A new air passenger tax to be imposed by Norwegian authorities has been strongly condemned by Airlines for Europe (A4E).
Norway’s planned Air Passenger Tax equivalent to NOK 80 (€8.5) is due to be put in place this summer on departing passengers for both domestic and international flights.
Iata estimates the tax risks reducing the overall demand for air transport by 5%, which equals roughly 1.2 million passengers a year.
In addition, the tax would lead to a reduction in the direct and indirect output of the aviation sector by an estimated NOK 1.4 billion (€150 million).
The Italian government increased taxes on passengers charged at Italian airports by €2.50 earlier this year.
Some A4E member airlines have already taken action and positioned their aircraft at airports outside of Italy, damaging the Italian economy and putting the tourism sector at risk.
The A4E lobby group has addressed the issue of new and rising aviation taxes in Europe as one of its key policy priorities since being founded in January.
Managing director Thomas Reynaert said: “We are astonished about the unwavering approach of the Norwegian authorities on implementing the Air Passenger Tax while almost all comments during the public consultation period contained objections to it.
“Instead of preventing economic growth and job creation by imposing unreasonable taxes, European governments should create a supportive regulatory environment.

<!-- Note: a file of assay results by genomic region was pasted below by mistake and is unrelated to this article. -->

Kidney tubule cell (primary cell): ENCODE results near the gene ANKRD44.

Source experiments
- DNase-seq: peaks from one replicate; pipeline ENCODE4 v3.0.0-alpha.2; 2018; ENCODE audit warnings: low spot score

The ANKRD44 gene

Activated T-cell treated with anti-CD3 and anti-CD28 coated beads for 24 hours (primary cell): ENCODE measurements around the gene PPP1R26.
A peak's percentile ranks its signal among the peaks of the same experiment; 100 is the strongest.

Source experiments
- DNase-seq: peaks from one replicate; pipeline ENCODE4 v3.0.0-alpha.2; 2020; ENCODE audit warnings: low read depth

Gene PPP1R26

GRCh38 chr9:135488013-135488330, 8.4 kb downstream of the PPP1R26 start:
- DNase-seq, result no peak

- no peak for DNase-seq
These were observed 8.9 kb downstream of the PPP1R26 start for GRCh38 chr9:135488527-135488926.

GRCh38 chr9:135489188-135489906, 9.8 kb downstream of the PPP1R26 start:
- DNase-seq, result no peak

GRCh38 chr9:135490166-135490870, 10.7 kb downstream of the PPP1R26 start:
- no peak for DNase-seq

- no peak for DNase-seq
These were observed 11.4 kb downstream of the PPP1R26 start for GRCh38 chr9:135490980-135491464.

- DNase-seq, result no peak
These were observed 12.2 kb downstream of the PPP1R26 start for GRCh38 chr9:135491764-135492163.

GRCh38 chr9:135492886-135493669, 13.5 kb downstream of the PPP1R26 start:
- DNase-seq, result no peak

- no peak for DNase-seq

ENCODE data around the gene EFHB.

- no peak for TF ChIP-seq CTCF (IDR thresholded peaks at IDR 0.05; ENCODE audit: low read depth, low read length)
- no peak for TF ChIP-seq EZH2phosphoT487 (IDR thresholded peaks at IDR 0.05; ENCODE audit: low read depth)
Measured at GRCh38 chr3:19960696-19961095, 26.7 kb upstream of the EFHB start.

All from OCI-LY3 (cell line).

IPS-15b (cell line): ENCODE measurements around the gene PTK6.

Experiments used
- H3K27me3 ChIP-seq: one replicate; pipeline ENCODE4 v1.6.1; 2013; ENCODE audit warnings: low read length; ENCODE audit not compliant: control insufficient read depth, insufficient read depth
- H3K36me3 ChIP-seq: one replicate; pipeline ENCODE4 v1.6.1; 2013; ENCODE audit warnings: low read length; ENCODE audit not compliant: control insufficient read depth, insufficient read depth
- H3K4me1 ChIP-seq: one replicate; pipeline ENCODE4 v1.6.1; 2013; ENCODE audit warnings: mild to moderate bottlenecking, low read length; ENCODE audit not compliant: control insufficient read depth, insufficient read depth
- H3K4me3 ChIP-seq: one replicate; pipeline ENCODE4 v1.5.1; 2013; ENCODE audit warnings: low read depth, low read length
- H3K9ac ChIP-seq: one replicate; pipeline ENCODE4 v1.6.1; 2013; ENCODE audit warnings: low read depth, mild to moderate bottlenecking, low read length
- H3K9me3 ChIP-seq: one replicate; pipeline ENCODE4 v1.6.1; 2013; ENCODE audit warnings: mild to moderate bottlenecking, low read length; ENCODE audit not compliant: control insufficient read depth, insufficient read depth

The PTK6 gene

“Unavoidably, the proposed tax will lead to fewer operators in the Norwegian aviation market and reduced competition. If already the Norwegian competition authority states that airports may have to consider ceasing their operations due to reduced traffic the government deliberately wants to stifle the travel sector.”
The Dutch government’s removal of its ticket tax in 2009 led to strong growth in passengers; the Irish government’s removal of traffic tax in April 2014 led to extensive traffic growth at Irish airports and an 8% increase in tourism last year while the number of Northern Ireland residents flying from Dublin increased by 52% in the first year.
Economic analysis by PwC shows removing UK Air Passenger Duty would boost British GDP by 1.7% and create 60,000 new jobs by 2020.
Scotland plans to cut APD by 50% as a precursor to abolishing the tax entirely.
The tax is said to cost Scotland €90 billion in lost tourism expenditure until 2020. Slashing APD will add €1.3 billion to the Scottish economy and create 4,000 jobs, according to studies from Edinburgh airport.
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